Tomorrow in New York City the mayoral primary will occur after three terms of Mayor Mike. It is in certain ways a repeat of the 2008 Presidential primary (if the polls are to be believed) but there are some really important lessons from the races.
Before we get there, let's talk about the Moscow mayoral race which is a truly amazing set of events. First, Sergei Sobyanin won with 51% of the vote. He's a Putinite, and the current mayor. But there were 5 challengers, including Alexei Navalny. Navalny received 27% of the vote. Anything over 20% was considered to be a huge win. Navalny won't contest the vote, although he (and many others) believe the fix was in. Still, turnout was about 26%, so this is really great for the potential of actual candidates eventually winning.
Alexei Navalny is head of the People's Alliance, a sort-of political party opposed to Putin, and therefore, an unregistered party. He's a blogger, a lawyer, an activist, and recently released from prison. He'd been indicted on trumped up embezzlement charges (which in Moscow is more common than you might think), convicted, and then released pending appeal. (The jury's still out, as it were.)
Back across the pond...until late summer, Christine Quinn, current Speaker of the City Council, and also serving a third term, was the "inevitable" next mayor. And wow, the thinking went, the first woman mayor of NY and the first openly gay mayor of NY. (Ed Koch was theoretically the first gay mayor of NY.)
The line had been that Christine Quinn would win the primary, but with less than 40%, thus there would be a runoff. So the question was: who would face Quinn in the runoff: Anthony Weiner, John Liu, Bill Thompson, or Bill De Blasio. And then Carlos Danger imploded, Bill Thompson faded, Liu didn't get traction and Bill De Blasio ran a liberal campaign and may well cross the 40% threshold on Tuesday, and thus be the next mayor of New York City. (The Republicans don't count...that's over. There are also two additional Democratic candidates, neither of whom broke above 1% in the polls.)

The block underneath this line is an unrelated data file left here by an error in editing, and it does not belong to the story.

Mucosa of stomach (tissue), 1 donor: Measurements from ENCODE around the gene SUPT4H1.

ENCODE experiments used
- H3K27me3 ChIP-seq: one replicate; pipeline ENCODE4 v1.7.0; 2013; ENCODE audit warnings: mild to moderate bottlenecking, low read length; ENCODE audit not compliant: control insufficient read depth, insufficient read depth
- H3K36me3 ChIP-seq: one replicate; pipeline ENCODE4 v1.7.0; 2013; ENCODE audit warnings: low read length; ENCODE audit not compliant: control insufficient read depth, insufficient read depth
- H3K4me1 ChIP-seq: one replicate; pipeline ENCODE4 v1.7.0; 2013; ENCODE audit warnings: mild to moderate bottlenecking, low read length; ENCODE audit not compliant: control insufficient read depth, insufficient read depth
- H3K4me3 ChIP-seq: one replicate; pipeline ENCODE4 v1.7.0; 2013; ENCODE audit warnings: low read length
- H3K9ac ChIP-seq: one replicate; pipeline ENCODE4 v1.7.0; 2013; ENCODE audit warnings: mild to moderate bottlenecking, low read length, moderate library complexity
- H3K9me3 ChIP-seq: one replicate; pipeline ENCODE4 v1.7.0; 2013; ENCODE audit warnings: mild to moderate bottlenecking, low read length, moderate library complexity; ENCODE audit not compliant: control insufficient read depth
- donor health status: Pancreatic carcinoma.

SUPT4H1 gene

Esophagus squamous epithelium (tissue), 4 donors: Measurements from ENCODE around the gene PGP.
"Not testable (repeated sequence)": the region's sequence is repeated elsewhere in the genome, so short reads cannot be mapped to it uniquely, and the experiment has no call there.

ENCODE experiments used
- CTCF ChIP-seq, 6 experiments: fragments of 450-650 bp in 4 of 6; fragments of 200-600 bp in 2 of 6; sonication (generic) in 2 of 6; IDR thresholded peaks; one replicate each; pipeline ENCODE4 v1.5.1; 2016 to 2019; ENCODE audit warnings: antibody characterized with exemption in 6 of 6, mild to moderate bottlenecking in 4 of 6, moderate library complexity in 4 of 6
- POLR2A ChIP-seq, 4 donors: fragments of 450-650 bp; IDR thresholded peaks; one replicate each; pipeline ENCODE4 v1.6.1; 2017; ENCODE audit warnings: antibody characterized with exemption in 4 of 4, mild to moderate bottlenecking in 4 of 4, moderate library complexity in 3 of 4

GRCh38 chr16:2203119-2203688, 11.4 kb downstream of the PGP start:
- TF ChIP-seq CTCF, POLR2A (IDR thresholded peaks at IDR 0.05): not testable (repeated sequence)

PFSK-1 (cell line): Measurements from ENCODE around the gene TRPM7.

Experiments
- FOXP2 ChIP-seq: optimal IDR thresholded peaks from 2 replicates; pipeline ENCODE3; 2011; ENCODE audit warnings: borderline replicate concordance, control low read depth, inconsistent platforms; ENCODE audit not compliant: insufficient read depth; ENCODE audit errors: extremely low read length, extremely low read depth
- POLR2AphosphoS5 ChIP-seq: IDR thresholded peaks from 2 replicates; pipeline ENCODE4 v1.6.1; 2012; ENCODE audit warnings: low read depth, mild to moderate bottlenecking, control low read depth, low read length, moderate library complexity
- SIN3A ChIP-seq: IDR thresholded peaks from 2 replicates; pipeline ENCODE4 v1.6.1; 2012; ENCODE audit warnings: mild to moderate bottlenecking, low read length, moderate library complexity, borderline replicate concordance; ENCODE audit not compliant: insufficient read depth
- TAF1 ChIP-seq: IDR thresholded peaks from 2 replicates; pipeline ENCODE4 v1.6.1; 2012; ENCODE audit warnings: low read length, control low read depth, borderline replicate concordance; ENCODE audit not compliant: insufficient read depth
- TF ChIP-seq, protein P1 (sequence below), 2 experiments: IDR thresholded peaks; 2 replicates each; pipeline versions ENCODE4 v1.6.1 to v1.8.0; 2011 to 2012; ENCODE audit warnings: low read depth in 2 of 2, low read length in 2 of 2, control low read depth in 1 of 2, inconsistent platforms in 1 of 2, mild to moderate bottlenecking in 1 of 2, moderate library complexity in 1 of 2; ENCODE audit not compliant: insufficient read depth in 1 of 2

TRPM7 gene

So let's look at De Blasio. His campaign is based on the idea of two New Yorks: rich Manhattanites and everybody else. He is incredibly opposed to stop-and-frisk (currently being investigated by the FBI), is far left on every issue, and just take a look at this ad, his first to run on TV. (By the end of the ad, you should be able to figure out who the woman in the yellow shirt is...)
There are a number of issues, in addition to stop-and-frisk that De Blasio is progressive about: paid sick days (which Quinn opposed), a small tax on the wealthy to fund early childhood education, and public financing for elections. If you want to see where all the candidates stand on a variety of issues, click here.
Face it, if De Blasio wins tomorrow's primary, it will mean that a candidate espousing liberal ideas can win. Clear enunciation of the things we liberals believe in heart and soul. You may say "Well, that's NY, it wouldn't play in Peoria." Perhaps not, but potentially Philadelphia, Boston, Washington, D.C., Chicago, Los Angeles, to name a few.
Think NY has had liberal mayors? Um...David Dinkins in the early '90's, and before that, you'd have to go all the way back to the early years of John Lindsay in the mid-60's. Koch? Guiliani? Bloomberg? Not so much. It would be fantastic to see liberals getting a foothold at the municipal level. Remember, the past two years have been hell on regular people less because of the Federal government, and more because of what states have done. New York City, remember, has a higher population than all by 11 states. Think about the possibilities...
We'll see tomorrow.